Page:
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House of Lords Reform: A History

Volume 2. 1943–1958: Hopes Rekindled

Peter Raina

Peter Raina’s House of Lords Reform recounts the long struggle to bring an ancient institution up to date. The first volume ended in 1937, as crisis overwhelmed Europe. Reform issues were not forgotten, however. This second volume continues the story, presenting a wealth of illuminating records, a great many of them published here for the first time.
The 4th Marquess of Salisbury planned changes to the Lords even before the war’s end. Further proposals followed after the establishment of the Labour government in 1945. Fearful that its legislation would be blocked, Labour amended the Parliament Act, 1911 to limit the Lords’ delaying powers to just one year. Some believed the Upper House would disappear altogether.
Salisbury’s heir worked hard for preservation, and managed to secure an all-party conference. Its complex schemes and animated discussions are all presented here in original documents. Though the conference failed, Lords Reading, Exeter and Simon continued the effort, with ideas that would eventually bear fruit. They championed the rights of women, self-regulation through standing orders, and the creation of life peers. The Churchill government formed a Lords Reform Committee but could get no further. Then, in an unexpected twist, the cause finally triumphed when Harold Macmillan and the Earl of Home got a one-clause bill through parliament in 1958. The Life Peers Act transformed the nature of British politics.
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Chapter 16: 1955. Select Committee Conclusions: Viscount Hailsham’s Memorandum


← 520 | 521 → CHAPTER SIXTEEN

1955. Select Committee Conclusions: Viscount Hailsham’s Memorandum

The Lords select committee, appointed in June 1955 to enquire into the powers of the House of Lords in relation to the attendance of its members, finished its work before the end of the year. On the express wish of the committee, Lord Hailsham,1 one of its members, drafted a memorandum on the problems that had been discussed and the conclusions reached.2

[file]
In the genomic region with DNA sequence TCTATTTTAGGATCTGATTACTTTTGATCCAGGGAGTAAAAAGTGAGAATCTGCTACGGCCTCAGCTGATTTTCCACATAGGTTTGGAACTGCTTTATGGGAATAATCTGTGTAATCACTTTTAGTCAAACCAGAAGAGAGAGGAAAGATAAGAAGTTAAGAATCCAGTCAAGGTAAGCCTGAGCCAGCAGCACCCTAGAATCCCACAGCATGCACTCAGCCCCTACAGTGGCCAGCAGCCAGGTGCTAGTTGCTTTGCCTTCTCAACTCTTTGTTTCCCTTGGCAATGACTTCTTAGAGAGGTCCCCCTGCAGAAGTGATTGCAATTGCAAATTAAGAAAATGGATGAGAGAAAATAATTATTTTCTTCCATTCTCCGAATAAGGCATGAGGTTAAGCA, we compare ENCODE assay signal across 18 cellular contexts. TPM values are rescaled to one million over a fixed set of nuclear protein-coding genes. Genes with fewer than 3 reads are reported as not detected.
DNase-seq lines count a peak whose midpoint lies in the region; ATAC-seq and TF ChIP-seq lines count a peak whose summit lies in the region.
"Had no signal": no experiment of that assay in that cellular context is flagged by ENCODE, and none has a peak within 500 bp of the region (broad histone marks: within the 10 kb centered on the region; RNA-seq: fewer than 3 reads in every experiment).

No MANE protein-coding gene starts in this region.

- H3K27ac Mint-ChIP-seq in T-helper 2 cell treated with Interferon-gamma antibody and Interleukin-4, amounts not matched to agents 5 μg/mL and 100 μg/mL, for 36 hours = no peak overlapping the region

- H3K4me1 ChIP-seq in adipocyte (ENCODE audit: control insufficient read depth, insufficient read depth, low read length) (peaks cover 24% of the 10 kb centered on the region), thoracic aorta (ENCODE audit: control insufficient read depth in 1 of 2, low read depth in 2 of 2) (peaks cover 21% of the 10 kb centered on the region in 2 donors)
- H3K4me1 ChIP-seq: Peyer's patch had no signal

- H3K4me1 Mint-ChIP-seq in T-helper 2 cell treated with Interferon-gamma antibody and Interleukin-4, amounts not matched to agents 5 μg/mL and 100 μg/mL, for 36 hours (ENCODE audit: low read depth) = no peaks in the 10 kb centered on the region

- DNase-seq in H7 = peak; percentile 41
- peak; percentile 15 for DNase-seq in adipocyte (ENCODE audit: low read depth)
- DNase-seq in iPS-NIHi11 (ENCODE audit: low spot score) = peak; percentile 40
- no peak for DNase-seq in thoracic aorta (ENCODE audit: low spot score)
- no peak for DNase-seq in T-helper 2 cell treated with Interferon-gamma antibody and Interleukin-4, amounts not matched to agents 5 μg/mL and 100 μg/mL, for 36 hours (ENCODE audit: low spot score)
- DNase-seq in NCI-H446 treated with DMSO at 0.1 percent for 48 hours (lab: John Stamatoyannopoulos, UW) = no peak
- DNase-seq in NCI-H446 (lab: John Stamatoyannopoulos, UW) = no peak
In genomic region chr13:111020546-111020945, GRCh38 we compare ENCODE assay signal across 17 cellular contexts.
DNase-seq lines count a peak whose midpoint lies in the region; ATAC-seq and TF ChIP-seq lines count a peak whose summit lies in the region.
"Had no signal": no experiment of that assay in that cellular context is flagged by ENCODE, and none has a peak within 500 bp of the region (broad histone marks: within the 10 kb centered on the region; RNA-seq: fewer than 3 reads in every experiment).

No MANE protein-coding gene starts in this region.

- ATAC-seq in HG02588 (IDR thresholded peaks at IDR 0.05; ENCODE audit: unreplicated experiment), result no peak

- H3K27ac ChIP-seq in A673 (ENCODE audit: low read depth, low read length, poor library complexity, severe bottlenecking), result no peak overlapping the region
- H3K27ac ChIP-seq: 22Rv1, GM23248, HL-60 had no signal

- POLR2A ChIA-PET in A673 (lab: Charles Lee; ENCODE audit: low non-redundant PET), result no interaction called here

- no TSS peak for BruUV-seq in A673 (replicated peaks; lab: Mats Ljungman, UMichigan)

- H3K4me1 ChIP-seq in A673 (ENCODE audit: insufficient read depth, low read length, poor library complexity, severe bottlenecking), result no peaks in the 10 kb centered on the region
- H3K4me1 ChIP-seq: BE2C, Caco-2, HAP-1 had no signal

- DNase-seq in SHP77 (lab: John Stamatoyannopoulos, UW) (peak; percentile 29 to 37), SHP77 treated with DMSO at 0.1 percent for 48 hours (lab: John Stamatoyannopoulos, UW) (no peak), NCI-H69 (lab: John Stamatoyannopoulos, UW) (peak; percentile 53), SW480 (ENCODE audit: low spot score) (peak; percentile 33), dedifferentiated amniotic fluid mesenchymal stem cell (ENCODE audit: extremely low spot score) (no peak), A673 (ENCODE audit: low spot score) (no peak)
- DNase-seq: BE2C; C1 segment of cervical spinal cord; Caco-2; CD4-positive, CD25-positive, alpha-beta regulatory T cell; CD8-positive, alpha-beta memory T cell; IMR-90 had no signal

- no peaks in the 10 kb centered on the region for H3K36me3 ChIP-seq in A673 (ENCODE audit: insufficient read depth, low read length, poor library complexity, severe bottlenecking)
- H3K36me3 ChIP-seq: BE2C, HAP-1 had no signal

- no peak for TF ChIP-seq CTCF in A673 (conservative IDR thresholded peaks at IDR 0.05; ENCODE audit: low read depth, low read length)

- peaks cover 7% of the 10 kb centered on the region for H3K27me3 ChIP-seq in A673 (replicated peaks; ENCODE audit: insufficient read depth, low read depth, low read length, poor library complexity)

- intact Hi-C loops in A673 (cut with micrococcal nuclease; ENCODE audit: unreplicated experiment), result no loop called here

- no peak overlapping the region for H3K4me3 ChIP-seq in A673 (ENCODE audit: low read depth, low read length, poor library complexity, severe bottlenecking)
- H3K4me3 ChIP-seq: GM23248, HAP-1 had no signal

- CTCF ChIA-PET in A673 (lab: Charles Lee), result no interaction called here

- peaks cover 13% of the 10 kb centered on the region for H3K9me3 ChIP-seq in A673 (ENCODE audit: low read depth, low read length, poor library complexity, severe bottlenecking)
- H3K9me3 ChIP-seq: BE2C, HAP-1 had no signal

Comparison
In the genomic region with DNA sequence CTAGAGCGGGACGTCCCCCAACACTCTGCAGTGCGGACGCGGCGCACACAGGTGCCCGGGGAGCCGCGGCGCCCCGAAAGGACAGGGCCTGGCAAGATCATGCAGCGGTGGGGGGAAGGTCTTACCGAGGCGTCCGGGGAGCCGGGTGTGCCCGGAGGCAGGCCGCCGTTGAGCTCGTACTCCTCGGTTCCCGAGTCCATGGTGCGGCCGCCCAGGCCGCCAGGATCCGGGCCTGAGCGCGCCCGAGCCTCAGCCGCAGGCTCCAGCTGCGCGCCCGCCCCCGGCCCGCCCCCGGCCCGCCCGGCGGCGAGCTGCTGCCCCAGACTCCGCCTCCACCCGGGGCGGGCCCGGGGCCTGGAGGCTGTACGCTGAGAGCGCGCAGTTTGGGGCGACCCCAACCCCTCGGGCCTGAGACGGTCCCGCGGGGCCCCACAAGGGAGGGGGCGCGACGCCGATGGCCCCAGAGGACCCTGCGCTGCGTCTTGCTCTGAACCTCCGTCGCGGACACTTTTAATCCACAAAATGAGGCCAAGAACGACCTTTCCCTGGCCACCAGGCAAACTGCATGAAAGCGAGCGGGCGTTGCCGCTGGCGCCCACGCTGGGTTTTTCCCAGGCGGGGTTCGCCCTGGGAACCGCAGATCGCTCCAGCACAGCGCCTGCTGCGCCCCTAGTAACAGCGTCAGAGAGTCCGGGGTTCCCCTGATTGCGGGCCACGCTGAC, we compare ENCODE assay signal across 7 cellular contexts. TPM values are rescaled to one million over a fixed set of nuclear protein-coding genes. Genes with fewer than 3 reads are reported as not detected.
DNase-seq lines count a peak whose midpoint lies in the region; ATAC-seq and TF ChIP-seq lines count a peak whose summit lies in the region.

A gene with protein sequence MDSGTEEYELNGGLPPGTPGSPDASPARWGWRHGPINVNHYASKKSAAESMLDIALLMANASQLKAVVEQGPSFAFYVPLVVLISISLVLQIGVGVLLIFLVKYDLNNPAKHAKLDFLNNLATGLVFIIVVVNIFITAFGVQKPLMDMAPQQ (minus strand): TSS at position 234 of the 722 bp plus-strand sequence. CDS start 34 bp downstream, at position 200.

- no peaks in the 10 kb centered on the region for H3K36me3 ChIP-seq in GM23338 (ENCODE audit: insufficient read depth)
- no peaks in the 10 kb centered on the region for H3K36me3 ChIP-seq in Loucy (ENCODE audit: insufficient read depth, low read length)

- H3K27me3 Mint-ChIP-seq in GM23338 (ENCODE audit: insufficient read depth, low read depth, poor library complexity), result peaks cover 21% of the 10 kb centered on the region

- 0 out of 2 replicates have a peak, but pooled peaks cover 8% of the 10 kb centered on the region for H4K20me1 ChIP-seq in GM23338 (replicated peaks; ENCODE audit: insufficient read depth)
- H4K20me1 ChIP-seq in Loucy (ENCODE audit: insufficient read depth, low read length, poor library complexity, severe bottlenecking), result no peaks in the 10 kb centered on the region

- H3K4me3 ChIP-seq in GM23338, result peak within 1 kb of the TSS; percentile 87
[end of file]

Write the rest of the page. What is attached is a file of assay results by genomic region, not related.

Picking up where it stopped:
We were appointed by the House to enquire into the powers of the House in relation to the attendance of members. We have now had full submissions from the Counsel instructed by the Treasury Solicitor, and the advantage of papers from the Clerk of the Parliaments, and an admirable summary from the Chairman. It seemed likely at the close of the last sitting that we should have some further evidence relating to the powers of the House of Commons and to the extent to which it could be considered analogous to our own powers, and we also hope to hear evidence from such members of the House of Lords as desire to assist us in our work. I have thought, however, that perhaps it would be worthwhile to review the situation as it exists at the moment in order to see to what extent matters may be thought to have been established, and to what extent, if at all, there are matters for controversy or fresh enquiry. This memorandum is...

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